Telecommunications: Primacy of Power and Regulatory Battles for Promoting National Standards - Part 12

and Germany telecom giant Siemens. It was proposed to ITU in 1998 and was approved by ITU as one of the three candidate standards for 3G mobile communications in May 2000. The other two international standards are the WCDMA proposed by the EU and the CDMA 2000 favored by the United States. The TD standard was further accepted by 3GPP in March 2001. Technically, TD-SCDMA implements a hybrid of time-division (the TD part) and frequency-division (the CDMA part) multiple access in an effort to achieve the benefits of dynamically allocated time slots for downlink and uplink in order to support varying traffic asymmetry. TD-SCDMA enables Internet connection speeds of up to 2 Mbit/s, or 35 times faster than ordinary 56k modem and telephone line links. It also allows more efficient use of existing infrastructure. It makes use of TDD synchronous CDMA technology and offers several operational advantages over alternatives including flexible spectrum allocation, low cost implementation, and easier migration from GSM systems (Chen et al. 2002; Carey, 2008).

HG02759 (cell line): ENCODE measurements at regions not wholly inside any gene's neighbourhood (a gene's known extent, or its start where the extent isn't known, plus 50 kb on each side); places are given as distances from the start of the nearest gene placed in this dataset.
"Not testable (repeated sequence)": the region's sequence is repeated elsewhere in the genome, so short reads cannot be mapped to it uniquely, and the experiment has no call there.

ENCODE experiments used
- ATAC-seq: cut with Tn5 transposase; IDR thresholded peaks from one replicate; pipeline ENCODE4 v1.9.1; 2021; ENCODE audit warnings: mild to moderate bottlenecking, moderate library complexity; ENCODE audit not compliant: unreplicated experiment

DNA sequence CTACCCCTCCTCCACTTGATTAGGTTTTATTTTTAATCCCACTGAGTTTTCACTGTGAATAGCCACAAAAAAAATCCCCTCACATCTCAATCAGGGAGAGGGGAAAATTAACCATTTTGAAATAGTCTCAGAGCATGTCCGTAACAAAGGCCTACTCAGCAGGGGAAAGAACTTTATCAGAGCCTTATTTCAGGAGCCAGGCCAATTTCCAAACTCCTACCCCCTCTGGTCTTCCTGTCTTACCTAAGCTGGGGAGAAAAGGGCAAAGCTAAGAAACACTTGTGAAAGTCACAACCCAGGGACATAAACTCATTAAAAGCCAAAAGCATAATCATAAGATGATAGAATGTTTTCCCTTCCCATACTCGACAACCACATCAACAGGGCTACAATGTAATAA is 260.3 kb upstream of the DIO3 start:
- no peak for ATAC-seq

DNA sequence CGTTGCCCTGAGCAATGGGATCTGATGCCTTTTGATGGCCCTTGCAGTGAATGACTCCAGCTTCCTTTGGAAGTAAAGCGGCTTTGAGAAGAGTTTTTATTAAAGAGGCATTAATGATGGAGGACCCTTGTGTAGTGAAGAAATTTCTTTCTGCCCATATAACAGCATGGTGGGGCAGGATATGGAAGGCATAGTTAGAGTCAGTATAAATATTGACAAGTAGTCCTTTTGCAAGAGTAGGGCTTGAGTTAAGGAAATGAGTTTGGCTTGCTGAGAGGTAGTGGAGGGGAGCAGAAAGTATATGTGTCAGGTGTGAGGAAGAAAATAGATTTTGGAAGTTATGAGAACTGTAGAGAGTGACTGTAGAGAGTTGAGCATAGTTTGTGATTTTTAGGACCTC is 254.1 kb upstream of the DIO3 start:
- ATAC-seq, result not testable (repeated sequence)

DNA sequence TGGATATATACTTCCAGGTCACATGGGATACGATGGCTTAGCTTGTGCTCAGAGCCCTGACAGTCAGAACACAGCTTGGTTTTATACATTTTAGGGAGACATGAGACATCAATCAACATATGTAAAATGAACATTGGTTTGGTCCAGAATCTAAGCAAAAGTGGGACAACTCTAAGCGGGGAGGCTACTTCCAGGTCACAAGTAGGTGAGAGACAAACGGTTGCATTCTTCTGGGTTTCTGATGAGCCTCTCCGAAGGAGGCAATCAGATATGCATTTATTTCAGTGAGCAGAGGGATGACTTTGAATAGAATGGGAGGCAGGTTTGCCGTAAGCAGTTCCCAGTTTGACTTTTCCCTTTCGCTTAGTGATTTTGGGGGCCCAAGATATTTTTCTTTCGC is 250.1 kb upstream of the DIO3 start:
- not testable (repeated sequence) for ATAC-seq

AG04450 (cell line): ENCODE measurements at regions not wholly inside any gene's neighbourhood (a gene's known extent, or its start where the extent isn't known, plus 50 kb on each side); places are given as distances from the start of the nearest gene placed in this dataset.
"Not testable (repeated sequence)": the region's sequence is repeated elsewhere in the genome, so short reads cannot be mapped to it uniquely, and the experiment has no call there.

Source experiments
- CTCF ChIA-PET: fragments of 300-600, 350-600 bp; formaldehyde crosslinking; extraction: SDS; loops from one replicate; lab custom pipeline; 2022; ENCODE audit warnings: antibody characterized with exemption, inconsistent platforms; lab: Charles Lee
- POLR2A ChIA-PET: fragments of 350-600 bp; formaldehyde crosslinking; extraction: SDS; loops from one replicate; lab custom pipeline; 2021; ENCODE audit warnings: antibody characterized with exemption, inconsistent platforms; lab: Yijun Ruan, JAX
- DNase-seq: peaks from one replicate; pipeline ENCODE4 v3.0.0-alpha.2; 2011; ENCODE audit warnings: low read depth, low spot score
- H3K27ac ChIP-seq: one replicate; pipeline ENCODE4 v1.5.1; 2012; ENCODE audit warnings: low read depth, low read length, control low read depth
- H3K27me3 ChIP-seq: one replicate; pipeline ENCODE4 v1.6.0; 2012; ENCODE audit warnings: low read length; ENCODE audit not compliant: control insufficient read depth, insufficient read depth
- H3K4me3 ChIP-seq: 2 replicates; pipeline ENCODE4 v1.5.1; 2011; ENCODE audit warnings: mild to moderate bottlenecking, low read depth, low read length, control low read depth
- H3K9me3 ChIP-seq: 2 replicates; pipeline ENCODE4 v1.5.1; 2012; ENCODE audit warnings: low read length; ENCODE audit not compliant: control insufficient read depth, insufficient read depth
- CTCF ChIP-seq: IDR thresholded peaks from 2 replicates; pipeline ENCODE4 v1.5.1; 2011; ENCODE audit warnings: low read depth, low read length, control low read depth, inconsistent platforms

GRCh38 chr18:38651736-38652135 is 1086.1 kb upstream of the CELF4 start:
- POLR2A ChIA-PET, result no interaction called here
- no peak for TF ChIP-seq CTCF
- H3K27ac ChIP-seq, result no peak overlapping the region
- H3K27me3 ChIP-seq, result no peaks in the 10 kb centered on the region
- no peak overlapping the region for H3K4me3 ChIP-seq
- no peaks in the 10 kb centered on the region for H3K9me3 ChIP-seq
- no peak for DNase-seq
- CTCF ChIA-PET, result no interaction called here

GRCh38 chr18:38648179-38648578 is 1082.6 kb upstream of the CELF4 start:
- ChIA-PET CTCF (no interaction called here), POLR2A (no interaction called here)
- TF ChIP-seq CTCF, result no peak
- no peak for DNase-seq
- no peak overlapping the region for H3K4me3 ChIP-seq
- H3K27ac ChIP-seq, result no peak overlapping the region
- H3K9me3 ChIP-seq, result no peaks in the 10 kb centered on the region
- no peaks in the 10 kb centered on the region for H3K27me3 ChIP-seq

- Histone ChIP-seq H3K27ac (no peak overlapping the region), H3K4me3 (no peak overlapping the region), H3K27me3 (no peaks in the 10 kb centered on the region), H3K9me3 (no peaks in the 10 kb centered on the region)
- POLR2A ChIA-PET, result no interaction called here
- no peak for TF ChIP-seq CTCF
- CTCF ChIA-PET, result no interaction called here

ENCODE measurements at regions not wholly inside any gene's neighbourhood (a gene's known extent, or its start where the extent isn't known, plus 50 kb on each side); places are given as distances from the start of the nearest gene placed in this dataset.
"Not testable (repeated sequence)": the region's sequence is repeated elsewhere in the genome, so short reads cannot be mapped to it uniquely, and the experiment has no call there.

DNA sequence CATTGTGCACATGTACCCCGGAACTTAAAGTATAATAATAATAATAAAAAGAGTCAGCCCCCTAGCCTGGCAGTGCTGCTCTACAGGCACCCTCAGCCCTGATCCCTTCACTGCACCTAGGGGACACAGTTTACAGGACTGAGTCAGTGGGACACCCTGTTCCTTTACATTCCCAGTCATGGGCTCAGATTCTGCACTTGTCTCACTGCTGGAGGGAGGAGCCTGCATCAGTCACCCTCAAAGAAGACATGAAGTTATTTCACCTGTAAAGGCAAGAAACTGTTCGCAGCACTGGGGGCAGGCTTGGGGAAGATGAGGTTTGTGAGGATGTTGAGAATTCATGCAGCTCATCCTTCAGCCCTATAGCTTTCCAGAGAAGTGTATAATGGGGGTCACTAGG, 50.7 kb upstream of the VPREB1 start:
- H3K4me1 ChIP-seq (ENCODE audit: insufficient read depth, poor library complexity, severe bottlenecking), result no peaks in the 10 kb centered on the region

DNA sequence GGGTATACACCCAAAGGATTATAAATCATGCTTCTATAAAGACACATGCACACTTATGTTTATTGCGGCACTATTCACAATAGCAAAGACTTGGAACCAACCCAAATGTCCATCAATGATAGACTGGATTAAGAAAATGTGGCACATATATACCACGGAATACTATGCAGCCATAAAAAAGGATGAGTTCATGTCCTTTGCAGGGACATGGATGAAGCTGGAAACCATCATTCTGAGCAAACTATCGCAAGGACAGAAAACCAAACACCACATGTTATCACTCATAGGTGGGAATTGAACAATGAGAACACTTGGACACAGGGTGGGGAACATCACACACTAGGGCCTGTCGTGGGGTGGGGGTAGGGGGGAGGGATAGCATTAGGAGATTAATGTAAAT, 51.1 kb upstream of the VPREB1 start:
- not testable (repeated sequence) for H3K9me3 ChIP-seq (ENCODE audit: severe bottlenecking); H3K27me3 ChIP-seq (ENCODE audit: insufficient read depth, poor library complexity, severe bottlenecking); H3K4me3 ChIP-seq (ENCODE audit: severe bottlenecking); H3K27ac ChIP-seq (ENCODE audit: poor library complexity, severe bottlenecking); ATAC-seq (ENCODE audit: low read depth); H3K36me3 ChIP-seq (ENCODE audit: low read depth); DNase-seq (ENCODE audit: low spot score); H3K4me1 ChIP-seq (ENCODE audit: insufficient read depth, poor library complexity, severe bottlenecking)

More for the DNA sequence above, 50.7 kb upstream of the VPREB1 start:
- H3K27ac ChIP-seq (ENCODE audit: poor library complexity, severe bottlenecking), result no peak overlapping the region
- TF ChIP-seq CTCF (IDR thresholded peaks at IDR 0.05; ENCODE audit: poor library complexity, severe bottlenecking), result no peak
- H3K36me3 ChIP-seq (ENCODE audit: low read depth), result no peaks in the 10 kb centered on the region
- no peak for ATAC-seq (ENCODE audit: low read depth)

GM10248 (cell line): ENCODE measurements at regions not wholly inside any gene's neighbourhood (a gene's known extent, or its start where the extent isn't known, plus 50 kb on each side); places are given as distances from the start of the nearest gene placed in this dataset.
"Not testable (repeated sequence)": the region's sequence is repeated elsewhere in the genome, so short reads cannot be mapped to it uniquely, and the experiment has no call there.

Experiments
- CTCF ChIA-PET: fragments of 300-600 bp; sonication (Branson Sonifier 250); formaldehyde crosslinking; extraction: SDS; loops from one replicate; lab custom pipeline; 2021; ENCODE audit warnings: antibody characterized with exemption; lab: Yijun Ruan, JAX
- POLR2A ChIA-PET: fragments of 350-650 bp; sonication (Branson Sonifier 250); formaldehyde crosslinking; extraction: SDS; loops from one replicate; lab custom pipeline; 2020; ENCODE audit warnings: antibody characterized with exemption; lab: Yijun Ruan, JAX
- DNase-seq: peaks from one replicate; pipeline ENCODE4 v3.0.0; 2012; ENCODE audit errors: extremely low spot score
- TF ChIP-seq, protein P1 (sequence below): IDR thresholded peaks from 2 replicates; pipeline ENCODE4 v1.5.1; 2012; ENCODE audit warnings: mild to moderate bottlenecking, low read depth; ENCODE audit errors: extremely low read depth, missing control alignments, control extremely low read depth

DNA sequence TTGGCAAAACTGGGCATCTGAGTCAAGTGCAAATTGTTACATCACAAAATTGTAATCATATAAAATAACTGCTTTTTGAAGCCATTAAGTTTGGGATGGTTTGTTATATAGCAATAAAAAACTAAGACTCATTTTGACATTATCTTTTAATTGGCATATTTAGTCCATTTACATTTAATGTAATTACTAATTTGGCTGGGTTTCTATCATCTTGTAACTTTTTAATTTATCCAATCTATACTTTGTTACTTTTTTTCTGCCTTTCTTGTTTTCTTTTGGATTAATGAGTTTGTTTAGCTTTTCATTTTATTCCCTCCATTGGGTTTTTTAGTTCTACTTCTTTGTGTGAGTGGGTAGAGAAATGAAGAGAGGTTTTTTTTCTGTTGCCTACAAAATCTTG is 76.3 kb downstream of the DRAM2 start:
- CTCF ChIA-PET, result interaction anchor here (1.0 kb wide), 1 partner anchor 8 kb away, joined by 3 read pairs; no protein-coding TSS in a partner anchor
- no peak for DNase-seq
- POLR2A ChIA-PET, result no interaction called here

Government support

Telecommunication has always been and will continue to be a strategic sector that is of great importance to national security and the economy, particularly in today's “network economy.” It has become the scene for one of the “battles for dominance” between MNCs and various national governments. Europe and the United States took divergent approaches to managing their 2G national standards. Unlike the market-driven standard setting in the United States, the EU has relied on mandated standards set by the European telecommunications Standards Institute (ETSI). The government-dominated European approach has had direct and positive impacts on prices, penetration rates, market expansion, deployment, and coverage of GSM standard. To a great extent it has led to the domination of GSM standard in the global telecom market vis-à-vis the CDMA standard which failed to expand in overseas markets and does not even dominate in the U.S. market. Nokia emerged as a global telecom giant along with GSM became the dominant 2G standard.

Beijing is motivated to replicate this successful model by promoting its own home-grown standard TD-SCDMA. The Chinese leadership has made no secret of its belief in the importance of the telecommunications sector to China's economic aspirations. In September 2005, Chinese president Hu Jingtao made it explicit that “our home-grown standard is critical for the future development of China's mobile telecommunication” (Wang & Liu, 2006).

Add comment

Security code

Copyright © 2019 | "The Theory of the Business"